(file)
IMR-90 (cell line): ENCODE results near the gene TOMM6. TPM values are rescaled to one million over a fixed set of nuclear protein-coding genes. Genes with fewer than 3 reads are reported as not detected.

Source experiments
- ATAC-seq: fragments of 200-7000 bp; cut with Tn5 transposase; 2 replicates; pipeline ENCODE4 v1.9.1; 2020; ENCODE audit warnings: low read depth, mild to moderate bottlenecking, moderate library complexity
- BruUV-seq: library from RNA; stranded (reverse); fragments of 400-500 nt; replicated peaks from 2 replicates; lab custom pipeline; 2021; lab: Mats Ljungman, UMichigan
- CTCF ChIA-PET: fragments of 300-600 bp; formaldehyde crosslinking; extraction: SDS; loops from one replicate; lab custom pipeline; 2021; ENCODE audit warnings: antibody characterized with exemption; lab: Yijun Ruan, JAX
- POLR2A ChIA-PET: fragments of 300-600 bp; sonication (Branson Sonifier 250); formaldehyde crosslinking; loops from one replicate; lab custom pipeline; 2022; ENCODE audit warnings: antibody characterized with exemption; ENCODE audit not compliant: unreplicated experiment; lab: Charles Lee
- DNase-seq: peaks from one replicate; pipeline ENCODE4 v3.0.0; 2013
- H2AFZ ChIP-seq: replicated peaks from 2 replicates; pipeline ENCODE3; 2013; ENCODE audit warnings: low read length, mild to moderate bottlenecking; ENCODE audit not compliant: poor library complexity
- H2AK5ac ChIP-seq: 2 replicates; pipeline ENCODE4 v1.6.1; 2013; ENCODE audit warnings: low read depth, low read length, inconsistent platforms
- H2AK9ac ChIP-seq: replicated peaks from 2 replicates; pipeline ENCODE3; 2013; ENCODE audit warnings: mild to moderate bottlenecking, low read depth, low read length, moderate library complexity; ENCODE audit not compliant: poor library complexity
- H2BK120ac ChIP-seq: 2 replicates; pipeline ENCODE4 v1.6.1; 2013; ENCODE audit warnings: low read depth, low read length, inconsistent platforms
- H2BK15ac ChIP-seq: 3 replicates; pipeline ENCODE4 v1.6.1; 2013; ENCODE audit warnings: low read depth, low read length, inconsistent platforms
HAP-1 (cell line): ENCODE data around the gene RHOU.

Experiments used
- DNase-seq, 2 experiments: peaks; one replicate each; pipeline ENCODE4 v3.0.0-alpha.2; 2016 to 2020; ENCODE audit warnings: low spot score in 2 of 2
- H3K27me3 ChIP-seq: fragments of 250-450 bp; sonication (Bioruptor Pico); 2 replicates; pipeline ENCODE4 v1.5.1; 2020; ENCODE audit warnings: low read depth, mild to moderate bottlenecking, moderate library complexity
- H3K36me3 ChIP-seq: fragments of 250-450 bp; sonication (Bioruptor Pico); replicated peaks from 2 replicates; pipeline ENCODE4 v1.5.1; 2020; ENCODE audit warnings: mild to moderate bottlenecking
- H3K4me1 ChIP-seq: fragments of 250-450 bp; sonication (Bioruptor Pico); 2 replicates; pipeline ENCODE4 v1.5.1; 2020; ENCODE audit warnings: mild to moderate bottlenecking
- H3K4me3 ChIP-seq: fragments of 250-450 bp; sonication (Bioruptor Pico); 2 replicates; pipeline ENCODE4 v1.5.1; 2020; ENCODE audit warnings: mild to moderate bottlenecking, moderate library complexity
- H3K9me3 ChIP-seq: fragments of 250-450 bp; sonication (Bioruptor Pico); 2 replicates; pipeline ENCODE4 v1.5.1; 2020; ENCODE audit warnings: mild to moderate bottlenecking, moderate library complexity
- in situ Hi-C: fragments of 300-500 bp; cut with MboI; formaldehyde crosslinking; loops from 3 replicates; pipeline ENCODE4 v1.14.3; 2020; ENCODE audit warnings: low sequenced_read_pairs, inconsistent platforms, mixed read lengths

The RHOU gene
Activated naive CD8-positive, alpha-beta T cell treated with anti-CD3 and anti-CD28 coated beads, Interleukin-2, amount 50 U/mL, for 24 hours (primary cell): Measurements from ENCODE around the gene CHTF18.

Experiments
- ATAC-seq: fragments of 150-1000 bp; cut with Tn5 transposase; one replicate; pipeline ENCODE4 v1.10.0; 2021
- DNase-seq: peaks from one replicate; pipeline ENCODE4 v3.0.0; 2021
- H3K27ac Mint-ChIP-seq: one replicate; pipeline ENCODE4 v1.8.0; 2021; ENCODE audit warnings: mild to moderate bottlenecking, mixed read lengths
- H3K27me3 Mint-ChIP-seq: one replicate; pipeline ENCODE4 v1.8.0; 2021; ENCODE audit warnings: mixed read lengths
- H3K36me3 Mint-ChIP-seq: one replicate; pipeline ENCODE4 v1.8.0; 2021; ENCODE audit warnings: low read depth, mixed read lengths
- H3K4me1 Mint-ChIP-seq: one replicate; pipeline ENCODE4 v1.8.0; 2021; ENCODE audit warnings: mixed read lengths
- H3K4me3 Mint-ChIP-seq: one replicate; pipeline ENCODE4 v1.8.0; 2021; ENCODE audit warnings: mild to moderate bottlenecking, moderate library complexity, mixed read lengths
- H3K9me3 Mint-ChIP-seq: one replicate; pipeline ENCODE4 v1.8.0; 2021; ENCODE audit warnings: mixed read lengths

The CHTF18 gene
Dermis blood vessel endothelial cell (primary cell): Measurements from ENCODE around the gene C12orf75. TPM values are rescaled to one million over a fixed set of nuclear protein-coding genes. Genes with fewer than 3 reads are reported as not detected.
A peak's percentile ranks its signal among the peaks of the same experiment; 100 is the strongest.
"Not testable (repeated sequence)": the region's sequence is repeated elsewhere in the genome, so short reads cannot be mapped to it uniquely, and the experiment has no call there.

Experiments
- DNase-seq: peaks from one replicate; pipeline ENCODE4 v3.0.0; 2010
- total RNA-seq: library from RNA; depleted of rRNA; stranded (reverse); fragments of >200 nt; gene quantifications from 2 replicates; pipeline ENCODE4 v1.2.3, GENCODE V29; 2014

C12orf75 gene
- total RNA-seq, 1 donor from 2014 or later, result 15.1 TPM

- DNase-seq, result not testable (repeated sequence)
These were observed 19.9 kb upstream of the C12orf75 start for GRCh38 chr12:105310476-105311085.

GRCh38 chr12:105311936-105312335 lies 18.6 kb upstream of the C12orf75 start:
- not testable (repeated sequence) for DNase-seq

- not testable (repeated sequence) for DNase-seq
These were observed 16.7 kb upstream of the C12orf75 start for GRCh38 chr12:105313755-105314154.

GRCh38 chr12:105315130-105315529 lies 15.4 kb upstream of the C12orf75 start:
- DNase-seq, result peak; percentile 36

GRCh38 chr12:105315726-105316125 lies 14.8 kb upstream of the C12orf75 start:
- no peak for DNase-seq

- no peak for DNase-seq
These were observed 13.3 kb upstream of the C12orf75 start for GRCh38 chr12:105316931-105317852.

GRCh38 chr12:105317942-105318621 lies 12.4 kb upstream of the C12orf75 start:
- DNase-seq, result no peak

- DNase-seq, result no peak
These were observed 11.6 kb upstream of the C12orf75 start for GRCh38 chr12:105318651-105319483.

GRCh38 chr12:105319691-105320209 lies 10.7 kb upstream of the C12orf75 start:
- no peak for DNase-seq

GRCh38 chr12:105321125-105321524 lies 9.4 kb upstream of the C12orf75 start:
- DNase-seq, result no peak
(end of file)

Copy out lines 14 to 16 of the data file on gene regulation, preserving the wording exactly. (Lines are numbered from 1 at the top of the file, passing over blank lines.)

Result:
Experiments used
- DNase-seq, 2 experiments: peaks; one replicate each; pipeline ENCODE4 v3.0.0-alpha.2; 2016 to 2020; ENCODE audit warnings: low spot score in 2 of 2
- H3K27me3 ChIP-seq: fragments of 250-450 bp; sonication (Bioruptor Pico); 2 replicates; pipeline ENCODE4 v1.5.1; 2020; ENCODE audit warnings: low read depth, mild to moderate bottlenecking, moderate library complexity